Germany, France Reinforce Cooperation to Counter Fraying Europe

(Bloomberg) -- Germany and France will deepen their 55-year-old alliance as the main defenders of European Union cooperation seek to counter forces tearing at the bloc’s bonds.

Chancellor Angela Merkel and French President Emmanuel Macron will sign a treaty in the German border town of Aachen on Jan. 22. The pact, which was signed off by Merkel’s cabinet on Wednesday, calls for joint efforts on security, economic and environmental policy and extends the landmark Elysee agreement between the former adversaries from 1963.

German Foreign Minister Heiko Maas said the Aachen Treaty is meant to send a clear message at a time when populists are campaigning for what he called “national egotism.”

As Germany and France renew their vows ahead of the U.K.’s exit from the EU, the risks to the bloc’s solidarity remain acute. These were underscored by efforts to forge a Euroskeptic alliance ahead of European Parliament elections in May. Italian Deputy Prime Minister Matteo Salvini is meeting Wednesday with Jaroslaw Kaczynski, leader of Poland’s governing party, in the latest stop of his recruiting drive.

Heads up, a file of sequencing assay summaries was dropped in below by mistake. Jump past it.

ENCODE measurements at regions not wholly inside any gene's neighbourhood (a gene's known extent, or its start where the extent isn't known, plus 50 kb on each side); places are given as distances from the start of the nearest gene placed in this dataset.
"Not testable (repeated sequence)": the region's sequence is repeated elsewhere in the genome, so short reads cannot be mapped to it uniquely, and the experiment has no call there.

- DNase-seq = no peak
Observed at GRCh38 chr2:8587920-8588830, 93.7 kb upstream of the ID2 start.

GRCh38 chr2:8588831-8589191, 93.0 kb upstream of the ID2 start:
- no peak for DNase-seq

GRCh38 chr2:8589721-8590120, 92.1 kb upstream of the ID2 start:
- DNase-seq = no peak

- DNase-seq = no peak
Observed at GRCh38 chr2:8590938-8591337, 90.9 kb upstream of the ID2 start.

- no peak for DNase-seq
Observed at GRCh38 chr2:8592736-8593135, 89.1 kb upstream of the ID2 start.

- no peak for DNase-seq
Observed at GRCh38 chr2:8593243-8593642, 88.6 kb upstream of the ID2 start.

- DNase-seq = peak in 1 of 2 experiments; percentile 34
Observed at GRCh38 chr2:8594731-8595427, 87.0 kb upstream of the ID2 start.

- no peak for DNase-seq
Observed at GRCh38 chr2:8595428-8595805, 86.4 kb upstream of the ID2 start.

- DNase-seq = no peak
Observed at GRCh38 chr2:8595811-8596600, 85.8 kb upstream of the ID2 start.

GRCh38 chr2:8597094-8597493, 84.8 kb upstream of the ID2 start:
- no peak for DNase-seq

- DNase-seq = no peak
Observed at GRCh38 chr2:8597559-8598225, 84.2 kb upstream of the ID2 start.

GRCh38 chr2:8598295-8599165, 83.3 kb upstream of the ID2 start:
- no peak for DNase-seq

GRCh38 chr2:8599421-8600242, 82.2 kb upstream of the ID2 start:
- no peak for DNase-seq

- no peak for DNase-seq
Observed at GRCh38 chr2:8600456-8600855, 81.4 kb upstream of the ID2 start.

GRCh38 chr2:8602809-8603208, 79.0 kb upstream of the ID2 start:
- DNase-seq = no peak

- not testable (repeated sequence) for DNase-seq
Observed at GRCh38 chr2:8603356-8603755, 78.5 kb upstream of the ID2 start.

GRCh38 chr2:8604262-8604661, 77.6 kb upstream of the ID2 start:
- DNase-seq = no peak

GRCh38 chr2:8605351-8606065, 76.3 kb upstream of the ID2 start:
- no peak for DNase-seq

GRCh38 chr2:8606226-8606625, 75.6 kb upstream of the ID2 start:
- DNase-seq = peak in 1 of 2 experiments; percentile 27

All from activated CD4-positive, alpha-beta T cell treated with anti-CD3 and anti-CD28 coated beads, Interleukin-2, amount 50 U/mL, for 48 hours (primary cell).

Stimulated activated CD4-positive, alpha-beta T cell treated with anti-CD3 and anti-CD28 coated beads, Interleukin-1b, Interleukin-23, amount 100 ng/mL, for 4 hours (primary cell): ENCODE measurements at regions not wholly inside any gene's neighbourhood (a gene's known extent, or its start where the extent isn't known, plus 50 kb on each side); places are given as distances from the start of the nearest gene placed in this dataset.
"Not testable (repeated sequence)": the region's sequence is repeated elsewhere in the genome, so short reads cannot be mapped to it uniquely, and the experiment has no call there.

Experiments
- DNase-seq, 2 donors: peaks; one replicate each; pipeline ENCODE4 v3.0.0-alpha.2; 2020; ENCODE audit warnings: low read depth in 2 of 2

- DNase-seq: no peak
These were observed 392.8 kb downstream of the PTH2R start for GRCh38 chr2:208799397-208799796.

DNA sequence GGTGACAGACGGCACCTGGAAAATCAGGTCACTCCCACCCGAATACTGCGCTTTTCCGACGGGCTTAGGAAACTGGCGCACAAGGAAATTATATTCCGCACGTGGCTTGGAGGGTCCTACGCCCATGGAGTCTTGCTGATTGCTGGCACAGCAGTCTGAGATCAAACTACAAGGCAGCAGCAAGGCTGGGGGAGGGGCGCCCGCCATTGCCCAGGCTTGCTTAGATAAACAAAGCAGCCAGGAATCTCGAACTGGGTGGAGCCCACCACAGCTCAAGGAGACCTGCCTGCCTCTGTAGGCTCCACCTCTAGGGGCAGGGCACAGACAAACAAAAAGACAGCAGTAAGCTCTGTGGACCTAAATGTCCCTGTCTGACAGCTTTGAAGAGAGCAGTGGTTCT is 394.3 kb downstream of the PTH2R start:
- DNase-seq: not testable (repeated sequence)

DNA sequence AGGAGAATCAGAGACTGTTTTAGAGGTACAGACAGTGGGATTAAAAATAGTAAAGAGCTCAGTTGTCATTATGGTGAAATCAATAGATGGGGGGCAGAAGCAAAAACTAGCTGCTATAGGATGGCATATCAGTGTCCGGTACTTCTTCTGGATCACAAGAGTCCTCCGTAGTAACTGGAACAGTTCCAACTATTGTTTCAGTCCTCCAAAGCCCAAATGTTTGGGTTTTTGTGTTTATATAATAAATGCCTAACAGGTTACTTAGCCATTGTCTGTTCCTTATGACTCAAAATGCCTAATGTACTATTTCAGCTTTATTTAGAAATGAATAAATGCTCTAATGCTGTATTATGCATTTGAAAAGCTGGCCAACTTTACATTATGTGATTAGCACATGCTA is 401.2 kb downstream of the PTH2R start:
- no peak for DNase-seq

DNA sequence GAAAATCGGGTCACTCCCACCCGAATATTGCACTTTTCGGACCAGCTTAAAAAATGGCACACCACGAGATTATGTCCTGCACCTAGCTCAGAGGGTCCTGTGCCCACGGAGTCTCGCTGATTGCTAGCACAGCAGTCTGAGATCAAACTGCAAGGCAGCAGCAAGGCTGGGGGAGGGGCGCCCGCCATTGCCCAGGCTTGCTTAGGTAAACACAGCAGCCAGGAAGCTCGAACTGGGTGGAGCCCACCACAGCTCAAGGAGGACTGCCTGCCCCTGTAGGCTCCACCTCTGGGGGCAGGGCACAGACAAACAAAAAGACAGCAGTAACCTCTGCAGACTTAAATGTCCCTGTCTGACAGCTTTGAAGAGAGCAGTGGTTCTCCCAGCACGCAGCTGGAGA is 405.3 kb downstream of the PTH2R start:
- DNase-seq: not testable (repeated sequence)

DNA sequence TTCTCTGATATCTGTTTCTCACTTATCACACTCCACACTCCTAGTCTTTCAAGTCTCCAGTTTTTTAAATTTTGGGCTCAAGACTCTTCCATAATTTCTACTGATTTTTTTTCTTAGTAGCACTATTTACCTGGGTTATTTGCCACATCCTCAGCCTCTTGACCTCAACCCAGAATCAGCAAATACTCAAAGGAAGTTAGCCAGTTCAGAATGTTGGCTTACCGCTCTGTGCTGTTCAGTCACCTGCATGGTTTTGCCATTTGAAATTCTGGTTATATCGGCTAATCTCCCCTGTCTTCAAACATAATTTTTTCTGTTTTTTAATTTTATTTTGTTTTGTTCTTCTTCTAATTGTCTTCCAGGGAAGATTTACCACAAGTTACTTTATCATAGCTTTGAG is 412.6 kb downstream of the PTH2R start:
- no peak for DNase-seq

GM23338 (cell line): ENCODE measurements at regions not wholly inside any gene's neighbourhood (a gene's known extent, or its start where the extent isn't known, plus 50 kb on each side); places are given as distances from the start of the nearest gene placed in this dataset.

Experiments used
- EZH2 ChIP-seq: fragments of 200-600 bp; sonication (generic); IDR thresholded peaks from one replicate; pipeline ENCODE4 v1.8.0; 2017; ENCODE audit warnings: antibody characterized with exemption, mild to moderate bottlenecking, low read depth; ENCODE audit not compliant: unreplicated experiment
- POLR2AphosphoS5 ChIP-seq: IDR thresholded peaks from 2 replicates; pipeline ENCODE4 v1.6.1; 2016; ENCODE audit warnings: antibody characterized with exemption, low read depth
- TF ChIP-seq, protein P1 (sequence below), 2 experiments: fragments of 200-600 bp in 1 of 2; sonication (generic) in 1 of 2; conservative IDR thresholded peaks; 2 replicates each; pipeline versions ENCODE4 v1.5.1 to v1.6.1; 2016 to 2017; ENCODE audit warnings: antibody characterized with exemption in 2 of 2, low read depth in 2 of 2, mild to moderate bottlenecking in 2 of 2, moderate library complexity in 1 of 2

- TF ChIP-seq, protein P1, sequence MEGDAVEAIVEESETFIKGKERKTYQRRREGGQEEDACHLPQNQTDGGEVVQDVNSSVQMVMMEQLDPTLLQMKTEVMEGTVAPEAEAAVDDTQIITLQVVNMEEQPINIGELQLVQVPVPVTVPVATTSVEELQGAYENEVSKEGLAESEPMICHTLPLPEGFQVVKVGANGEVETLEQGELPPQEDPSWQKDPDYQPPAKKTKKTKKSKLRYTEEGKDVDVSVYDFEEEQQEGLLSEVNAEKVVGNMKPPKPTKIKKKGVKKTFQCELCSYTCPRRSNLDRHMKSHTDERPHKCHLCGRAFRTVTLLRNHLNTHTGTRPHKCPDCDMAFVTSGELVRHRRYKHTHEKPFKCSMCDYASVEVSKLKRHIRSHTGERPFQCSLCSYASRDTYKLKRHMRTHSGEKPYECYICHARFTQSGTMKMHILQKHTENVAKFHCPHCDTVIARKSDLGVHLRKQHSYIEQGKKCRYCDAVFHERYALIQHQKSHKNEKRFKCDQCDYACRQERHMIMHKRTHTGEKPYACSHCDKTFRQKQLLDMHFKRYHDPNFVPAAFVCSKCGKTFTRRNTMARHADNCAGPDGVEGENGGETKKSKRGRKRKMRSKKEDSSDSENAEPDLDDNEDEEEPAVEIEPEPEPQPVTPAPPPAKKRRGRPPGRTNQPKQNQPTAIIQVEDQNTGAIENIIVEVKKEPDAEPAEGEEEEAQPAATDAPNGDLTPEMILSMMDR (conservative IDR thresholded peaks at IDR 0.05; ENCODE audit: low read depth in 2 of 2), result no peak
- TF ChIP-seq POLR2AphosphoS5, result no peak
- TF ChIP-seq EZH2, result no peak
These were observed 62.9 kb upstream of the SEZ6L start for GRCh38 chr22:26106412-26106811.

While the Franco-German accord lacks concrete projects, the two countries plan to cooperate on issues ranging from education and foreign policy to climate and culture.

“Closer cooperation does not come at the cost of our sovereignty, but makes us stronger,” Maas said in an interview with the RND media group.

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